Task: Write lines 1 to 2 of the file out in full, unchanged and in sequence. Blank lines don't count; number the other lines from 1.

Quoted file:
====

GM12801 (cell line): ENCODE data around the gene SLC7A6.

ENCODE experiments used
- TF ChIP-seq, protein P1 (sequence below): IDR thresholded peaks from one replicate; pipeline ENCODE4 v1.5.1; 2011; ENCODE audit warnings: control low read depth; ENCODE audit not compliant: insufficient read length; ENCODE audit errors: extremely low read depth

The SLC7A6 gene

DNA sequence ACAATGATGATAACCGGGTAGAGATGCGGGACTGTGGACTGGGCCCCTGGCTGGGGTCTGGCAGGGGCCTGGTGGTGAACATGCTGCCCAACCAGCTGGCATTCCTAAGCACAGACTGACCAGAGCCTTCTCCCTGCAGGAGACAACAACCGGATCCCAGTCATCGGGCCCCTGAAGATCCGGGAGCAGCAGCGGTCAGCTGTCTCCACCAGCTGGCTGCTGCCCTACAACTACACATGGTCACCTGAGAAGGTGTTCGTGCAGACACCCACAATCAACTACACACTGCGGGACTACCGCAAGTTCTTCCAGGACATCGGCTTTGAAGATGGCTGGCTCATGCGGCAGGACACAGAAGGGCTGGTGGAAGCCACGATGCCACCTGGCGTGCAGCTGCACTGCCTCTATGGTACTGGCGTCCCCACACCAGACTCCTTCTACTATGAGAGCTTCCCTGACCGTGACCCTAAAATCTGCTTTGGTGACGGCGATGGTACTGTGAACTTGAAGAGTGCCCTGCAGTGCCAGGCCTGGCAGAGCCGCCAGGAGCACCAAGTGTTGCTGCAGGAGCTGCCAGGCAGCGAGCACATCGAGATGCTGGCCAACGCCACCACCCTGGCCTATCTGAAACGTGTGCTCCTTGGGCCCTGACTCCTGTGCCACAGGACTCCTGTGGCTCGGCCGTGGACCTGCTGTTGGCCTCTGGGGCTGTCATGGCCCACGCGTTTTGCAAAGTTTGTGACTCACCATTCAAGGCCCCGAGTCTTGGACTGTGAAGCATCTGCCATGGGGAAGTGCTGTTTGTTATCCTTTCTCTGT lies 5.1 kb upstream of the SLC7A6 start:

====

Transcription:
GM12801 (cell line): ENCODE data around the gene SLC7A6.

ENCODE experiments used